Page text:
Over the years, I’ve known a number of people who have felt abandoned because they didn’t feel that their prayers, or questions to the universe, were being answered.
In my early years, I had the same experience. Then I discovered that I was asking the wrong questions.
In the past
I recall asking God, the Universe, or whatever term you prefer, questions like:
- Should I accept this job?
- Is this the person I want to spend my life with?
- Should I risk my job and stand up for my values or cave to the ethical pressures I’m experiencing?
- Which of these opportunities should I pursue, both interest me?
The thing that all of these questions have in common is that they are “if” questions. “I wonder if …” could easily be the preface to each of the questions above.
By asking the if questions we’re In essence asking God or the Universe, to choose for us. This flies in the face of most religious and spiritual teachings. Virtually all teachings acknowledge that we human beings have free will…the right to choose for ourselves.
Without realizing it, asking God or the Universe to make the choice for us, or to guide us in that choice, means that we want to relinquish our free will.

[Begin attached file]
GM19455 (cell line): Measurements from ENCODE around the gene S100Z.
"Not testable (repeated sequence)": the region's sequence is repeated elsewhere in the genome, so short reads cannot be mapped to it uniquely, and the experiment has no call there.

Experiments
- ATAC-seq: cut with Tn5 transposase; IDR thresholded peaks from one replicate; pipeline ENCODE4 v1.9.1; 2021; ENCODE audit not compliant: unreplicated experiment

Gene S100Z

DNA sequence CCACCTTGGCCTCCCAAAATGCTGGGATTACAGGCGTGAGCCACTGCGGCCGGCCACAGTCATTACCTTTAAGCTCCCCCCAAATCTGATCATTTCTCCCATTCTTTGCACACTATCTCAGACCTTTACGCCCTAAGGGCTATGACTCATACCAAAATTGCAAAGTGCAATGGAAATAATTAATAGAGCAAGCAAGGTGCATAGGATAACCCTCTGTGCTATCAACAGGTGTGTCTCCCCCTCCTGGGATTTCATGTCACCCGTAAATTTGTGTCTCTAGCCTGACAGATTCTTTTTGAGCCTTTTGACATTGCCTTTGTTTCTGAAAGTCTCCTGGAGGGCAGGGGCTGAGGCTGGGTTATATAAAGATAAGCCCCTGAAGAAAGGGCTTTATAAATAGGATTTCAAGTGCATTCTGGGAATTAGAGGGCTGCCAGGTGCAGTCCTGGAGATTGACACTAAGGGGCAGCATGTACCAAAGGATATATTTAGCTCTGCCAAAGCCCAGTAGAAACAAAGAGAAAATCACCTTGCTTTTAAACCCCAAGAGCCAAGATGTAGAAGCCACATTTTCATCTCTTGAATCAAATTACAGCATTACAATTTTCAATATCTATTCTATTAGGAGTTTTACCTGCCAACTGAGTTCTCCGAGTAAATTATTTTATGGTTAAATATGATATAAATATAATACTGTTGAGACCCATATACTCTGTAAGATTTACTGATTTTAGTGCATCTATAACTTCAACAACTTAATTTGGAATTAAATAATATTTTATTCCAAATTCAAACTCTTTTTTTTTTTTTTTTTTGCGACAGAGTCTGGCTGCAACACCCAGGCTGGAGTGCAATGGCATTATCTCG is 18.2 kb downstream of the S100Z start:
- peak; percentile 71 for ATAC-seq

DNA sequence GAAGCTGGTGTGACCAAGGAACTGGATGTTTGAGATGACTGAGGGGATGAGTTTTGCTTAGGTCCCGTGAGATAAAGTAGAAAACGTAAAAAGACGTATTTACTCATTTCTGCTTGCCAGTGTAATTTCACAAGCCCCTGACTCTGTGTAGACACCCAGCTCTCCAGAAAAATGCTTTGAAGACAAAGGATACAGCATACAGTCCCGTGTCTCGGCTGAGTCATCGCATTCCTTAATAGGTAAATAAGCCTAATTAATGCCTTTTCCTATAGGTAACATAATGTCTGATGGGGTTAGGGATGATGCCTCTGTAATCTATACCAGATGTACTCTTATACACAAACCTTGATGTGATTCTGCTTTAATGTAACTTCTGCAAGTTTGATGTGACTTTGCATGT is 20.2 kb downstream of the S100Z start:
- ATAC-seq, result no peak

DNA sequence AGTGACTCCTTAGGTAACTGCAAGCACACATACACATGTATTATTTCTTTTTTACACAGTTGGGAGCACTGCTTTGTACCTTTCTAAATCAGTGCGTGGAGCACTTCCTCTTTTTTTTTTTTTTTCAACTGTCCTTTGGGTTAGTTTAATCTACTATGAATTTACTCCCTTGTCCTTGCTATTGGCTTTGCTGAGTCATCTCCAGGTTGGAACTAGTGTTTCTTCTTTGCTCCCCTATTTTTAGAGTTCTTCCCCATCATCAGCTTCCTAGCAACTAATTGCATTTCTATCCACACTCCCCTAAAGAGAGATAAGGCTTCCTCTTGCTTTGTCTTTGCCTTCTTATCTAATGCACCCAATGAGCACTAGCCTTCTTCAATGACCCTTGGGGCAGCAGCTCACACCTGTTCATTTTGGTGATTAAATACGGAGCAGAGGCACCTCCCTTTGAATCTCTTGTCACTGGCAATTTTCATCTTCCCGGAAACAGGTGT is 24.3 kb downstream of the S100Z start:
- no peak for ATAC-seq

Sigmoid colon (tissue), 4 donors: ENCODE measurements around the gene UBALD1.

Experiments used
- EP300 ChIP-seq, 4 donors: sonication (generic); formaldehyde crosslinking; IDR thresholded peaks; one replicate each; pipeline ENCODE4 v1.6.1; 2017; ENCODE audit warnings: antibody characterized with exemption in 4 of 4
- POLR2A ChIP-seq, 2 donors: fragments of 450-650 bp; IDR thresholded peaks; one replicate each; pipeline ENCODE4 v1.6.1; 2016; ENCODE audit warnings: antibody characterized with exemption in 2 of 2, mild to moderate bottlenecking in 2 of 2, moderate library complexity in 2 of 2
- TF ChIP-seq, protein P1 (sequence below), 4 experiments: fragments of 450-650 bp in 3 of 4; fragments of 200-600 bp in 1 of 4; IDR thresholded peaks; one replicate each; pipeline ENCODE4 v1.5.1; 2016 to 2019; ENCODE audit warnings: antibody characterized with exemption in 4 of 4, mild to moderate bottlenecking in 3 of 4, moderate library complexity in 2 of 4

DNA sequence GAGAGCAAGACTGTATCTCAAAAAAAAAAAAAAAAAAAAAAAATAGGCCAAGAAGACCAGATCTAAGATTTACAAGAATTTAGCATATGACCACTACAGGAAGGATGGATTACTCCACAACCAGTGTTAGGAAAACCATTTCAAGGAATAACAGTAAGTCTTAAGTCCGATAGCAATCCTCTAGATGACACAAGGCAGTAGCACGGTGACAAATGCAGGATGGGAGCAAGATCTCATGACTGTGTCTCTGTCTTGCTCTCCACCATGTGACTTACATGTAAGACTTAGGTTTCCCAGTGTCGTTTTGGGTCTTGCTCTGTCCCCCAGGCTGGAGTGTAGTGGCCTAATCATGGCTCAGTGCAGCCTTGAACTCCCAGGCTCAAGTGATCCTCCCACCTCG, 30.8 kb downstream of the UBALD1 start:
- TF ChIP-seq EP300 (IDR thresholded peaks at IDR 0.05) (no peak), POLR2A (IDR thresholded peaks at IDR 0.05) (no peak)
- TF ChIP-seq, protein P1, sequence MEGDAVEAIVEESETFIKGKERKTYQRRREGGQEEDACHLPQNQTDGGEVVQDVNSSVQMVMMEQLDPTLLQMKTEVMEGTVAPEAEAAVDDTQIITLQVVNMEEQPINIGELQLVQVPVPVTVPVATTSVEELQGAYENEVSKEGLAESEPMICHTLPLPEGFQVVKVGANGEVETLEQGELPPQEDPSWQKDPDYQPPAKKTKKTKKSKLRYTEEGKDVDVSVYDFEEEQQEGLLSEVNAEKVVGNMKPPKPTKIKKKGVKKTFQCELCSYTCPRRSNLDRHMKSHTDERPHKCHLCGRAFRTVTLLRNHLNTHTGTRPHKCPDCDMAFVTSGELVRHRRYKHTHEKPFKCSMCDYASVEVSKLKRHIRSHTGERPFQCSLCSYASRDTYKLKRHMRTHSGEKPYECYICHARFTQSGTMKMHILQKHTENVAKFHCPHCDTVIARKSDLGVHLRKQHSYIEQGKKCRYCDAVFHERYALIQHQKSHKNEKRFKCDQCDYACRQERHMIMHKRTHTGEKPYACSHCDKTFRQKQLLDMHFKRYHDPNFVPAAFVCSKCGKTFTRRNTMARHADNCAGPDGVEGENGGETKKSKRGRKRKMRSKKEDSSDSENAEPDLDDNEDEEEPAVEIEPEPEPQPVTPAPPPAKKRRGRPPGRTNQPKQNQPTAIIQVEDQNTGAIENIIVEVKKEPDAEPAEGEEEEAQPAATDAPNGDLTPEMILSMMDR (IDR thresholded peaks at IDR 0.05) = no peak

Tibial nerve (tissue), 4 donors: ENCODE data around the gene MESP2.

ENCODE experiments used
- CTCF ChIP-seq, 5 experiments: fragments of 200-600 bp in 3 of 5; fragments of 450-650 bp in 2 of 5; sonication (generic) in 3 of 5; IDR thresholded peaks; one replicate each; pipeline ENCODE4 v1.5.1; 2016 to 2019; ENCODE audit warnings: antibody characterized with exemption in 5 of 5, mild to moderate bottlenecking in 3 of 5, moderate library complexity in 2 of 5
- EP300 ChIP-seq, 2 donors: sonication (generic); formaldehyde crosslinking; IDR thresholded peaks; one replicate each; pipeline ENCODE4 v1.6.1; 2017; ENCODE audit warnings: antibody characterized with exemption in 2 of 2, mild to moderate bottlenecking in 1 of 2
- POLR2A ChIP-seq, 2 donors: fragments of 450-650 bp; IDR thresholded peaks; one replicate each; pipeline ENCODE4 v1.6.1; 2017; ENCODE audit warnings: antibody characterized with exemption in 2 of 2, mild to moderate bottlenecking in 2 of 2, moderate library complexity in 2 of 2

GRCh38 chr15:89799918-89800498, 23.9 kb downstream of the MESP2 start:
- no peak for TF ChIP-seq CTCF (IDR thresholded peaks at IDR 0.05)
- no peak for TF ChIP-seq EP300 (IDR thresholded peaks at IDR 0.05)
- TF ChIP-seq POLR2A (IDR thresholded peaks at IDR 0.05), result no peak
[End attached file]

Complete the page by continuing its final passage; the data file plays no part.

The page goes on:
While at times many of us wish that someone would choose for us, we rail at any attempt that others make to control our lives. We can’t have it both ways. We can’t have free will and have someone else…even a deity…making the decision for us.
The right questions
I’ve learned that the right way to ask these questions is to ask “How”, “What” or “Which” questions.
- How can I be successful in this job? What will it require of me?
- How can I make this relationship beneficial to both of us?
- How can I retain my values and meet the demands being placed on me?
- If I can’t retain my values and my employment, how can I position myself for a new job…a new source of income…when I stand up for my values?
- Which of these opportunities enables me to serve the greatest number of people? For I know that my success is directly related to the number of people I serve.
Implicit in each of these questions is the fact that you have made or are anticipating making a decision…not asking for the decision to be made for you.
When I ask the right questions, I always get an answer. Often more quickly than I would have imagined. But when I ask the if questions, I never get an answer.
In my experience, the unanswered question is a reminder that I have to choose. Once I choose, God or the Universe is quite willing to help, but not until then.
The next time you feel alone and abandoned by the higher power you call God, the Universe or whatever other term you use, remember that you’re asking the wrong question. Reframe your question to ask how, what or which and you’ll get the answer you seek.
For our kids
I don’t profess to be a religious instructor, but in teaching your kids to pray or connect with a higher power, remind them that they have free will and that free will requires them to choose.
Once they choose, teach them how to ask the right questions so that their prayers and questions get answered.